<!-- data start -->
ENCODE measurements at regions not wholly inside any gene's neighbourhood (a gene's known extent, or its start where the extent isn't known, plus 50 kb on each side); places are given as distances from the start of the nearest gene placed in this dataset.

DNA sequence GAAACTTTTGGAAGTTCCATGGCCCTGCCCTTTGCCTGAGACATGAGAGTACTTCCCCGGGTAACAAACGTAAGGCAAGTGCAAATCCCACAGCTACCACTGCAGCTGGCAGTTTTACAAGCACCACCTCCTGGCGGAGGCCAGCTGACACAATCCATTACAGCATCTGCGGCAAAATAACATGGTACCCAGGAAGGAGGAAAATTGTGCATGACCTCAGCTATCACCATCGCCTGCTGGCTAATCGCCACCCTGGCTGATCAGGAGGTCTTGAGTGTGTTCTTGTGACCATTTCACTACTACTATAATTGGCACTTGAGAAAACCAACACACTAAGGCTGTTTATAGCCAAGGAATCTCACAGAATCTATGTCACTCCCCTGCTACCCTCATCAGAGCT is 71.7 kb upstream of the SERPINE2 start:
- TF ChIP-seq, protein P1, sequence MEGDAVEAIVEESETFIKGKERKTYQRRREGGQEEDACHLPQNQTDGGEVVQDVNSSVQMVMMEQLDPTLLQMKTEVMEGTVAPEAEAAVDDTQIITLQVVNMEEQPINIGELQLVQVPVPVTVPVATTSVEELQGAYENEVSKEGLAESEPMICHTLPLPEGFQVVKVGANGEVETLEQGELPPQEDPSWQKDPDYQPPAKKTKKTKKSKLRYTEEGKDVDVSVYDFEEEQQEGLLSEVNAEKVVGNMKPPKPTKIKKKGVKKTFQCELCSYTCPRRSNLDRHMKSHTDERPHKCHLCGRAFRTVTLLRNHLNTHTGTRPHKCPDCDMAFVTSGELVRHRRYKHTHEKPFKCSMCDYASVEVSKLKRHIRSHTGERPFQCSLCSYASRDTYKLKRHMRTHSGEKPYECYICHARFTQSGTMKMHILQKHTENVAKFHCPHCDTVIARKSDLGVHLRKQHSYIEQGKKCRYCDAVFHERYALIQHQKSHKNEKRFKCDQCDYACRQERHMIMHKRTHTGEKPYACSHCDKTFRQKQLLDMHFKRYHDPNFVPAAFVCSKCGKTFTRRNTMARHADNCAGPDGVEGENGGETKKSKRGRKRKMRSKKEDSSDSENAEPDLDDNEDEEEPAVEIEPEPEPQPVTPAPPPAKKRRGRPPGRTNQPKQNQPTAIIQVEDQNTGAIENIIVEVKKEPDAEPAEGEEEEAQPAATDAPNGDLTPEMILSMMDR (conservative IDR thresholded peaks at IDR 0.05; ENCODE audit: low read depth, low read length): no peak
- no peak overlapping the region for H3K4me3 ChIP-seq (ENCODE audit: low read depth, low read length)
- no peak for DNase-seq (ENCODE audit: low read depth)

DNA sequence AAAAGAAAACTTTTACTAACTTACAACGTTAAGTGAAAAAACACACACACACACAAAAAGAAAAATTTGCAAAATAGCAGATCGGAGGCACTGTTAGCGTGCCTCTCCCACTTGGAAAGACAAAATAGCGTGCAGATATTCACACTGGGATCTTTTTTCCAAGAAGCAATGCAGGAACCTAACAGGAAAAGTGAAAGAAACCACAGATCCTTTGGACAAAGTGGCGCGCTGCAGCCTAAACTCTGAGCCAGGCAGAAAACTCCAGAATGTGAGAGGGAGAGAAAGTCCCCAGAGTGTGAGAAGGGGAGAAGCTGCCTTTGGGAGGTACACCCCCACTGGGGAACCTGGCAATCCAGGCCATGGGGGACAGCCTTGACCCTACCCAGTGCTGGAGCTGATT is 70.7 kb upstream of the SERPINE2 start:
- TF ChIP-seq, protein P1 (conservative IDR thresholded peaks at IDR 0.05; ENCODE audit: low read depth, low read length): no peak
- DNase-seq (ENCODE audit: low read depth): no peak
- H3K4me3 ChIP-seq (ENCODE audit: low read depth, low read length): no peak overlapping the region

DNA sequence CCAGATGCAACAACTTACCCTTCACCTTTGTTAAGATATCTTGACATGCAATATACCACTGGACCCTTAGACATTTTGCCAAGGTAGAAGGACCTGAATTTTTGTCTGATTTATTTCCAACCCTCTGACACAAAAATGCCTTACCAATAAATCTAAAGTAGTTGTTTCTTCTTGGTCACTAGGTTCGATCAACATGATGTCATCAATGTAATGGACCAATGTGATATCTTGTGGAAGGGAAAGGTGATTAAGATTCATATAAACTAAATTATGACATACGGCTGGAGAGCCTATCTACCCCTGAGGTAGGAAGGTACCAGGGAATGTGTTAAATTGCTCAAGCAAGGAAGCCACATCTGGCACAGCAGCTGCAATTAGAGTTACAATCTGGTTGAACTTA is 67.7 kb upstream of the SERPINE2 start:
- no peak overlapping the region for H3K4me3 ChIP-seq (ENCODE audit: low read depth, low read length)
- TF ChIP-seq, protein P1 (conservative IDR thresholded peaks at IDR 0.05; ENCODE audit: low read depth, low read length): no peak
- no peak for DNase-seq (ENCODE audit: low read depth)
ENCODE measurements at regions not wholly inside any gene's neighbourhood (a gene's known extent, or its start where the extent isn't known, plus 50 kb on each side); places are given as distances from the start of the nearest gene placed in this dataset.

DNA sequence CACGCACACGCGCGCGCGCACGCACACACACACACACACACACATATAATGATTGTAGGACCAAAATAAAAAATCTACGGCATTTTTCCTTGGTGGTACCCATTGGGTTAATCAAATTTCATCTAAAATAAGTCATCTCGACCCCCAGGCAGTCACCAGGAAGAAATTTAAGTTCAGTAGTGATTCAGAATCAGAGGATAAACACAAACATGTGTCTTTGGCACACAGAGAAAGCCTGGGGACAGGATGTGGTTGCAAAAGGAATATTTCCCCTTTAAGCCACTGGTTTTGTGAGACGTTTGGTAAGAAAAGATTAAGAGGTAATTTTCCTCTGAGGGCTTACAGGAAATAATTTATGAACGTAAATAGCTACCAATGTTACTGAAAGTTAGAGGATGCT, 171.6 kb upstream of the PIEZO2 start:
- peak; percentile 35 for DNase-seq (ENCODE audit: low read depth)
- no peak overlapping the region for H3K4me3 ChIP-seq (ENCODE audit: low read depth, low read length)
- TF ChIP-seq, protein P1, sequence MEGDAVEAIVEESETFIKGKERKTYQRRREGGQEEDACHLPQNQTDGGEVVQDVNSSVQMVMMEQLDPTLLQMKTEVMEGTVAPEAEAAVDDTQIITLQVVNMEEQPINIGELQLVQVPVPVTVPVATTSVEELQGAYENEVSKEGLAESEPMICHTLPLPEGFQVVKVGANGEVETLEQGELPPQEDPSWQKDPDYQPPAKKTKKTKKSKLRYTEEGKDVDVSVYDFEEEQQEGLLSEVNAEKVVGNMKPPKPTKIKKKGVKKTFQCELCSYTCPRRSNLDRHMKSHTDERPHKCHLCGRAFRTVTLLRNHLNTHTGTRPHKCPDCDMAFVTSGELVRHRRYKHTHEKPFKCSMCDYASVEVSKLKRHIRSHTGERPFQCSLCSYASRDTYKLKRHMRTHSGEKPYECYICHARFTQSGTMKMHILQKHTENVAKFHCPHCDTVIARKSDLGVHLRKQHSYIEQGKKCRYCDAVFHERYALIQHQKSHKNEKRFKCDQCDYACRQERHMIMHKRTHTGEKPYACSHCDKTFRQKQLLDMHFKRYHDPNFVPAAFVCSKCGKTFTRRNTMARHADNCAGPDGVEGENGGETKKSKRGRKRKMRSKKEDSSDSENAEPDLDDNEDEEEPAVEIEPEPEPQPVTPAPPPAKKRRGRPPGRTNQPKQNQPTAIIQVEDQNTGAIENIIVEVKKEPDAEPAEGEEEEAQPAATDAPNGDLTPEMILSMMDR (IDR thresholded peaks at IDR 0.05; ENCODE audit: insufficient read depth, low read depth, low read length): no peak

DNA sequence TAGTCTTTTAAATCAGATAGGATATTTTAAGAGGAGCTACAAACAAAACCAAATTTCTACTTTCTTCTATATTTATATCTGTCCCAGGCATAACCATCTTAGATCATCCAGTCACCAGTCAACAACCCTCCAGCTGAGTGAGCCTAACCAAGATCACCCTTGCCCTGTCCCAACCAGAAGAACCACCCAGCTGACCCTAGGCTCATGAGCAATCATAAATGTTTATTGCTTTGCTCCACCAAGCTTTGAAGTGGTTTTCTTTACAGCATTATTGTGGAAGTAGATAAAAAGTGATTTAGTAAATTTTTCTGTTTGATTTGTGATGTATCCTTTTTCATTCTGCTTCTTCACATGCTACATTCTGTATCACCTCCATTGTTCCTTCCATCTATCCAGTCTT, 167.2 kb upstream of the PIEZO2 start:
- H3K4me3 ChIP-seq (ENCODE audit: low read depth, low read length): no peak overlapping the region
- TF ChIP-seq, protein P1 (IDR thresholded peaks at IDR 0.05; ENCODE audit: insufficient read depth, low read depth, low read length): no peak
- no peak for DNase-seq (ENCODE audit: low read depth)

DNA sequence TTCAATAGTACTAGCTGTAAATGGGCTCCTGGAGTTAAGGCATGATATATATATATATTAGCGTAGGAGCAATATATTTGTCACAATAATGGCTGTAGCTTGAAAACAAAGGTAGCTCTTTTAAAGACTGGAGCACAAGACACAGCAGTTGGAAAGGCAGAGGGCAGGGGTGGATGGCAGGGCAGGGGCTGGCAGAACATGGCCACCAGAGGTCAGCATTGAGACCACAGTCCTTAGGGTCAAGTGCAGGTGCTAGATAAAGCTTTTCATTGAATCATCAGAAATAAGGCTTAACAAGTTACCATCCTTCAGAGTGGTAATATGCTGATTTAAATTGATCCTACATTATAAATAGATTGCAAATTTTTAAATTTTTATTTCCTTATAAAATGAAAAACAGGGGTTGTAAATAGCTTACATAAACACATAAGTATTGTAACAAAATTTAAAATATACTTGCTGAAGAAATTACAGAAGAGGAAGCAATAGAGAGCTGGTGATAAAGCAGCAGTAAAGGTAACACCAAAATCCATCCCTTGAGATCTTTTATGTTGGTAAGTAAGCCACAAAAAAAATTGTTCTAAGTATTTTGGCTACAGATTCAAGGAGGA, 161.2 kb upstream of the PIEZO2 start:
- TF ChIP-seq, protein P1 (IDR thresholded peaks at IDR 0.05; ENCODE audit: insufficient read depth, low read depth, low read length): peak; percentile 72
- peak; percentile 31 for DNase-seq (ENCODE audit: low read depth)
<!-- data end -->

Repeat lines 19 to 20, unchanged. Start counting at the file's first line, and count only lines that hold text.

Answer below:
DNA sequence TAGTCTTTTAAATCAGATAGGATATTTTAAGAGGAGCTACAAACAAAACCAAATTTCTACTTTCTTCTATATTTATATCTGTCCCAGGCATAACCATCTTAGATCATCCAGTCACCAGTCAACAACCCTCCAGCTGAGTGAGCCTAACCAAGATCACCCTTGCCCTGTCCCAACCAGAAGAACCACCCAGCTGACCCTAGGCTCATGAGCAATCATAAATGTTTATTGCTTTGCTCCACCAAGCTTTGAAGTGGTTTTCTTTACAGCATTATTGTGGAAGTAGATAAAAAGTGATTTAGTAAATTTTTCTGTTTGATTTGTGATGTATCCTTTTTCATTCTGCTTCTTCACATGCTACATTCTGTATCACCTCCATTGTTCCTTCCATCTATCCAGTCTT, 167.2 kb upstream of the PIEZO2 start:
- H3K4me3 ChIP-seq (ENCODE audit: low read depth, low read length): no peak overlapping the region